With no irreverence intended on my part, the encyclical did come down to the arguments that the Church has always taught in this fashion on contraception, and God’s plan for nature underwrites this course of action, i.e., the prohibition. This put revisionist Catholic theologians in a bit of a bind, for it was true that in some form there had always been an awareness of contraception as an issue dating almost to Apostolic times. In an unusual twist to Catholic academics, the best friend of loyal dissenters proved to be a non-theologian. Theologians, even today, are sometimes accused of tallying the number of angels who can dance on the head of a pin (a venerable late-Medieval parody.) A cogent counter-argument for a change in the contraception teaching would have to come from a different discipline—law.
John T. Noonan, Jr. has had a remarkable life. In his later years, he served with distinction in the U.S. Court of Appeals. As a young man in 1960 he joined the faculty of the Notre Dame Law School, and in 1965 he wrote a comprehensive study entitled Contraception, which reviewed the entire history of the Church’s treatment of the subject from the earliest days. Noonan had no axe to grind. He undertook the study before Humanae Vitae as a contribution to the private and public debate about the controversy. Pope Paul VI was impressed enough to invite Noonan to serve on the confidential commission studying the birth control question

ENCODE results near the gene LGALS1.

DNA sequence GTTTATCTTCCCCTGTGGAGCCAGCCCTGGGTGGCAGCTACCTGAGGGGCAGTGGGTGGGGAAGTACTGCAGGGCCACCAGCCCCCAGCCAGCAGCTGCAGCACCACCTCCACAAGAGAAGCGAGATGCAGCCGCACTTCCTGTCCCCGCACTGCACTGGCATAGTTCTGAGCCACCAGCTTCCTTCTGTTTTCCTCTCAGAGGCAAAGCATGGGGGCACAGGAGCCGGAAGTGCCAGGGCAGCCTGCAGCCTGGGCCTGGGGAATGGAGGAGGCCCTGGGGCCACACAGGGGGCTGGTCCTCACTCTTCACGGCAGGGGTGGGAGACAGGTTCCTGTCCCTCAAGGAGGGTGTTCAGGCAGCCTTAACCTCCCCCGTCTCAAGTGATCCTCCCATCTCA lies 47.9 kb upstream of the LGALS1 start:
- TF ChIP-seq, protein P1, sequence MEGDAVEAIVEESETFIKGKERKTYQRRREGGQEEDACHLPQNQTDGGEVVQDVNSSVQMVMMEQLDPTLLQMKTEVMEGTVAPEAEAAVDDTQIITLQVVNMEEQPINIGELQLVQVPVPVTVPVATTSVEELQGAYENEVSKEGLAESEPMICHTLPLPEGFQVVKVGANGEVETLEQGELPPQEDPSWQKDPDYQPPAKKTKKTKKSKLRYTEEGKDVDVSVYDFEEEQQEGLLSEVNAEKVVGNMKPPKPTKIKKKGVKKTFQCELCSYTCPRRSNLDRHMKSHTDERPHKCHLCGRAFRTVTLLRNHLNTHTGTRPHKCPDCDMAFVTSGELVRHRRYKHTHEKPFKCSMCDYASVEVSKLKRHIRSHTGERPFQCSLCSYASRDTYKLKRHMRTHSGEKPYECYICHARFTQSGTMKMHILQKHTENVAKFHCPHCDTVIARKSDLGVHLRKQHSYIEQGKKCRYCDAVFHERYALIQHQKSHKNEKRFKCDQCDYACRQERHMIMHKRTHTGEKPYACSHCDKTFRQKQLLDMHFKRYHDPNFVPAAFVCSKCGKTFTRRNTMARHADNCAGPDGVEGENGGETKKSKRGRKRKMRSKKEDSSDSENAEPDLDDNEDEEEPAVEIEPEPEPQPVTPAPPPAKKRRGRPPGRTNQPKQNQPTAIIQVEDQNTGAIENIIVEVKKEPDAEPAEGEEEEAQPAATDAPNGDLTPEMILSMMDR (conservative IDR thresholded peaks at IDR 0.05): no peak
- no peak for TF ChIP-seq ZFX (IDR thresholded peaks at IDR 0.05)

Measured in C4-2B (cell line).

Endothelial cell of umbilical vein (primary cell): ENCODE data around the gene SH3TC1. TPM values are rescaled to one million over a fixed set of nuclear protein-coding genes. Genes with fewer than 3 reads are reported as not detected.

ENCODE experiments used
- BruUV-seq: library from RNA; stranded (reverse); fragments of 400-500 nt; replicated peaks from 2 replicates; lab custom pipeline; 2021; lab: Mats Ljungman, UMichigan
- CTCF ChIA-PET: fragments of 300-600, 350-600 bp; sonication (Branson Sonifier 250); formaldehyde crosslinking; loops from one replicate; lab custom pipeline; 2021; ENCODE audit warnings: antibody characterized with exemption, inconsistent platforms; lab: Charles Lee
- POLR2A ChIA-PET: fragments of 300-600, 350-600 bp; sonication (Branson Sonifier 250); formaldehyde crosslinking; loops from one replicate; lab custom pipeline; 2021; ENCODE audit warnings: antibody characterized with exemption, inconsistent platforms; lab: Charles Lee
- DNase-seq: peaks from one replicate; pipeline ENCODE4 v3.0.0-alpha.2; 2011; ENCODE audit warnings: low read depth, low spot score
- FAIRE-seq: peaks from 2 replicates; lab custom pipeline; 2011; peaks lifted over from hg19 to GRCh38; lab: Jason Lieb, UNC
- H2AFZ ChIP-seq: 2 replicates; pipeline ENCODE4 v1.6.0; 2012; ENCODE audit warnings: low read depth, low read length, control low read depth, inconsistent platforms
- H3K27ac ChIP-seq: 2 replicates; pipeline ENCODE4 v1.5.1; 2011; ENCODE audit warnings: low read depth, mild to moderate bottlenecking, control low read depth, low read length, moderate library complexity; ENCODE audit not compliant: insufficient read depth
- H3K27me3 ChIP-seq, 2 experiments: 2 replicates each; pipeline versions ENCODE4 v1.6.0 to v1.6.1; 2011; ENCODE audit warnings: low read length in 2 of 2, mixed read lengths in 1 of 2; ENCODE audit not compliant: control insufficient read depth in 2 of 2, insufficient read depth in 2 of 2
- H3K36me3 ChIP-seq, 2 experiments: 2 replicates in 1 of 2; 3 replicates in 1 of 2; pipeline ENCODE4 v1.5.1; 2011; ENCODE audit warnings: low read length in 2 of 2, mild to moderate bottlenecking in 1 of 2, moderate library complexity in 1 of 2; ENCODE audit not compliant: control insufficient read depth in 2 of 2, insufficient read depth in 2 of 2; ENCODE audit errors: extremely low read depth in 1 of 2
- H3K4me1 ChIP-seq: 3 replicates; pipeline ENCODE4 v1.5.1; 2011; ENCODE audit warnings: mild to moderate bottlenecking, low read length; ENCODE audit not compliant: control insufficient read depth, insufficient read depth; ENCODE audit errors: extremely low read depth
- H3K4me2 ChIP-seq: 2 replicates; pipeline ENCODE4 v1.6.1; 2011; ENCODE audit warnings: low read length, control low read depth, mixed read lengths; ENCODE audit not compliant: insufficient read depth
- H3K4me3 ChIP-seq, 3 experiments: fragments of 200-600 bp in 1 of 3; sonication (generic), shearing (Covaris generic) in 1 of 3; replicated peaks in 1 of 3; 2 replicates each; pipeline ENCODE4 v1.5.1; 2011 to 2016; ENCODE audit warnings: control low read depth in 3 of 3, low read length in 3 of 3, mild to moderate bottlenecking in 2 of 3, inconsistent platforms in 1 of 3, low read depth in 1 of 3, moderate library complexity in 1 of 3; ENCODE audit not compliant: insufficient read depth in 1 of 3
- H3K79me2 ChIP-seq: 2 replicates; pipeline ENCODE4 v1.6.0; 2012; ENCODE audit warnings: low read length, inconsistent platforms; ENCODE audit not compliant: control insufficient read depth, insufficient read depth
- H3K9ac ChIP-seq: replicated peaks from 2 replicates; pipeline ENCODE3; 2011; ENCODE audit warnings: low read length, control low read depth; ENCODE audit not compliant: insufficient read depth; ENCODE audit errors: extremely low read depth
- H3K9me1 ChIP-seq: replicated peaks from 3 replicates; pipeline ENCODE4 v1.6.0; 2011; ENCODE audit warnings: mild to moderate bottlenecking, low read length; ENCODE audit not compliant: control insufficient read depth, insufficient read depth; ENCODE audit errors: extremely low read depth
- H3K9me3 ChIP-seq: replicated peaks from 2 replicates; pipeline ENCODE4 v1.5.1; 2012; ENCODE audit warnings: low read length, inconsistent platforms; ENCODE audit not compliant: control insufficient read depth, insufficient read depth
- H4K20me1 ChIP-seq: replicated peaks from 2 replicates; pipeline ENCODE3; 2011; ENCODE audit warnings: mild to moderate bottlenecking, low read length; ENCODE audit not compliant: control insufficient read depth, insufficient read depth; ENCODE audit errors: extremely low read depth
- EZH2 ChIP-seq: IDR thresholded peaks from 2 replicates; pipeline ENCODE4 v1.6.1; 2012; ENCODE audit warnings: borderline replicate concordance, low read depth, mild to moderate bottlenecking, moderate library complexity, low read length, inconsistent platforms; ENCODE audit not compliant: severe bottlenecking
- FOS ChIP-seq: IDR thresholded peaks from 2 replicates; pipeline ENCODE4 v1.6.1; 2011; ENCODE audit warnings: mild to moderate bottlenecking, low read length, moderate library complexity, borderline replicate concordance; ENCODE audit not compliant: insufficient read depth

I read this book during novitiate, and I came away with the impression that Noonan supported Humanae Vitae’s direction. What I failed to grasp in my youthful reading was the incredible complexity of the history of the question, from St. Augustine’s deep suspicions of carnal pleasure as a value in the fifth century to St. Alphonsus Ligouri’s desire to extend compassion and confessional latitude in the eighteenth century. The sheer complexity of Noonan’s study bore witness to the probability that in truth Pope Paul’s depiction of the teaching as a straight line from creation was at the least a significant oversimplification that might eventually create more contention than presently existed in 1968.
As this stream unfolds, we will look at ways in which four succeeding popes addressed Humanae Vitae in their public teachings. Next week I will address the immediate impact of the teaching on my little corner of the Church—which in 1969 and beyond then happened to be Ground Zero, the Campus of the Catholic University of America.